Indian drug companies could recoup some of the financial losses incurred as Venezuela struggles to make foreign-currency payments and the value of its currency plummets--by participating in a barter plan that would swap medicines for crude oil.
According to media reports from New Delhi, Indian government officials are taking a page out of similar barter deals for oil from Iran as sanctions crimped dollar trade for food commodities.
Under the proposal, oil import-dependent India would allow state-owned lender State Bank of India to arrange a transaction that would handle the sale of the crude oil and the proceeds to the drug-makers.
In the fourth- and first-quarter earnings calls of multinational drug makers such as Merck ($MRK), Abbott Laboratories ($ABT), Roche ($RHHBY) and Pfizer ($PFE), the companies said they had sustained significant losses on products sold in Venezuela under a weaker Bolívar currency.
In the case of India, at least one drug-maker, Hyderabad-based Dr. Reddy's Laboratories ($RDY), said last week that it had to write off US$65 million related to losses in Venezuela in the fourth quarter.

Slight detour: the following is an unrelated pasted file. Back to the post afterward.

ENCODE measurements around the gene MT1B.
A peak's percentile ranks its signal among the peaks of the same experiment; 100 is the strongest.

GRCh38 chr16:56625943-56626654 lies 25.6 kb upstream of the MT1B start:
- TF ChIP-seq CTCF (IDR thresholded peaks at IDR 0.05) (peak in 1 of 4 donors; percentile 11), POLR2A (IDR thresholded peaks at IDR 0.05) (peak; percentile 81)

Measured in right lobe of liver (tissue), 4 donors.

The humanitarian plight of drug shortages in Venezuela has been highlighted with some companies continuing to provide supplies for the time being. But the longer term outlook depends on a resolution to a political and economic crisis that has caused other shortages, including food.
The situation in Venezuela is very precarious; … the government knows it needs to do something about the medicine shortage, that's why it is willing to discuss such a deal, said an Indian official who added that even partial payment would be a good start.
At this point, even if our companies get back 5% or 10% of the payment they are owed, they would be satisfied.
The finance ministry has assured us that the government is fully committed to it, but it will take time, P. V. Appaji, director general of the Pharmaceutical Export Promotion Council of India, told the news wire.
India's exports to Venezuela between April 2015 and February 2016 fell by nearly 50% to $125.5 million, with the majority of trade in medicines.